Are Expert Witness Directories on the Decline?

Dani Alexis Ryskamp, J.D.

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— Updated on April 28, 2020

Are Expert Witness Directories on the Decline?

Expert witness directories were once considered state of the art sources for expert witness information. Today, however, the influx of data-driven resources and advances in litigation technology have directly diminished the once-held value of expert witness directories.

In particular, specialized expert witness research and consulting services have revealed the lack of information depth and analysis that can be performed by an expert witness directory. To be your clients’ best advocate and build the strongest possible cases, it’s time to engage more sophisticated expert witness search methods and do away with legacy directories.

Some Assembly Required

When it comes to recruiting an expert witness, attorneys using expert witness directories still must put in a great deal of work on their end. Time must be devoted to searching through directory entries for available experts. Each expert must then be contacted to assess their availability and rates. Finally, a firm must perform conflict checks before choosing to retain. If an expert witness relationship doesn’t work out for any reason, the exhaustive process begins again.

Witness For Hire

Expert witness directories are also “opt-in” for expert witnesses. This means experts pay to be listed, making inclusion in a directory cost-effective only for those who do regular expert work. These “professional experts” also invite challenges from opposing counsel. Commonly referred to as “hired guns”, these experts are often accused of lacking impartiality given their professional practice as an expert witness. The perception of a hired gun can be detrimental to an expert’s credibility. Has this expert given their truthful professional assessment to the case, or have they told counsel what they want to hear in order to secure another paycheck?

Those who professionally serve as expert witnesses also lack the benefits of actively practicing in their field. These experts may not have the time to dedicate to research, teaching, or other activities. This can sacrifice how relevant and current their expertise is and ultimately impact how valuable that makes their testimony.

Many well-qualified experts are working, researching, or teaching full-time in their fields and may not have legal consultation on their radar. They’re often the most qualified expert witnesses, yet it’s unlikely they will be listed in any expert witness directory. These leaders in their respective industries may not have any ties to the legal field or are reticent to collaborate on just any legal matter. As seasoned professionals in their industry, these experts would be invaluable assets to any case, especially for their active knowledge in their fields. Those who teach full time in their fields are well-versed in explaining their work to non-expert audiences as well. This makes them more effective teachers for conveying complex subject matter to the jury. Attorneys who limit their search to expert witness directories deprive themselves of the opportunity to work with this class of highly qualified witnesses.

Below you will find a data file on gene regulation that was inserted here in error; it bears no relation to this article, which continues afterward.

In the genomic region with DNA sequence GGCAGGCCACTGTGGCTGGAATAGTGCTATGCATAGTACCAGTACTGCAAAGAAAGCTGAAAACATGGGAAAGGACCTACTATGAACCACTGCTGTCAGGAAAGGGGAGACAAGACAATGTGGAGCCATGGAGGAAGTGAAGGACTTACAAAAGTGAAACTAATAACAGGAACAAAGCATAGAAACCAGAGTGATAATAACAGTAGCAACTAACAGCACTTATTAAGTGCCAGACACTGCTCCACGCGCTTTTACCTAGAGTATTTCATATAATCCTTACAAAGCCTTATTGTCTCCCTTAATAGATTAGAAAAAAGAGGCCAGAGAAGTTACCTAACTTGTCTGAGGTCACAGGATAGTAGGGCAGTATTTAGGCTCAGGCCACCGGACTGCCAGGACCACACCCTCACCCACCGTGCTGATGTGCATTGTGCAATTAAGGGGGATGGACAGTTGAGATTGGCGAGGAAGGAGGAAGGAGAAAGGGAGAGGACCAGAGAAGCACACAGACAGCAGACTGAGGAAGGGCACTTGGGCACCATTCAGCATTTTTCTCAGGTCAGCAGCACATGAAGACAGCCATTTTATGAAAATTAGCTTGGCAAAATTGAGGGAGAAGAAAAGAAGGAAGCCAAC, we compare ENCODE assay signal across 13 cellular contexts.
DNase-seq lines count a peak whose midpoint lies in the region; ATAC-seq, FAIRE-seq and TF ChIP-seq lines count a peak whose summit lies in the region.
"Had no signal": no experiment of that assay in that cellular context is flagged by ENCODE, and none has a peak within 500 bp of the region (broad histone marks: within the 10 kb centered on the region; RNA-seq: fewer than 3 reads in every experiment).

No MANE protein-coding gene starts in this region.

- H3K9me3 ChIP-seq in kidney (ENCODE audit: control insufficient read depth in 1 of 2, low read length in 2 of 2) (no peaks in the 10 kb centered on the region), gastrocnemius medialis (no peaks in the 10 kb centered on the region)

The Value of Data-Driven Custom Recruiting

The process of custom expert witness recruiting uses both data-driven research and holistic expert evaluation to connect attorneys with experts who are uniquely qualified to opine their cases. Guided by a case’s liability, causation, and damages, expert recruiters are able to provide more accurate matches between expert and subject matter. Custom recruiting also yields expert witnesses who do not advertise their services. They may not even think of themselves as “expert witnesses” until an opportunity is presented by a recruiter to explore a topic within their professional scope by means of litigation.

Custom recruiting services rely on research and data analysis to examine the qualifications of various experts. This allows for thorough vetting of past litigation experience, review of published or peer-reviewed work, and compliance with specific states’ mandates for expert qualification. In their Expert Search service, Expert Institute uses aggregated data to directly compare experts on factors related to the case at hand. This could include such metrics as how many times they have performed a procedure or experiment, their success rate, reviews by clients, students and patients, and other key data points. These factors are used to focus on experts who not only excel in their field but who will also succeed at explaining complex topics in a clear, concise way to a fact-finder.

Custom recruiting expert witnesses is in high demand by the nation’s most prestigious law firms. These are firms handling high profile cases where retaining the right expert can make an immense impact in the outcome of a trial or settlement. Top attorneys are quickly adopting the data and intelligence-backed route of expert witness recruiting over outdated directories and value the increased accuracy and caliber of these custom-sourced experts.

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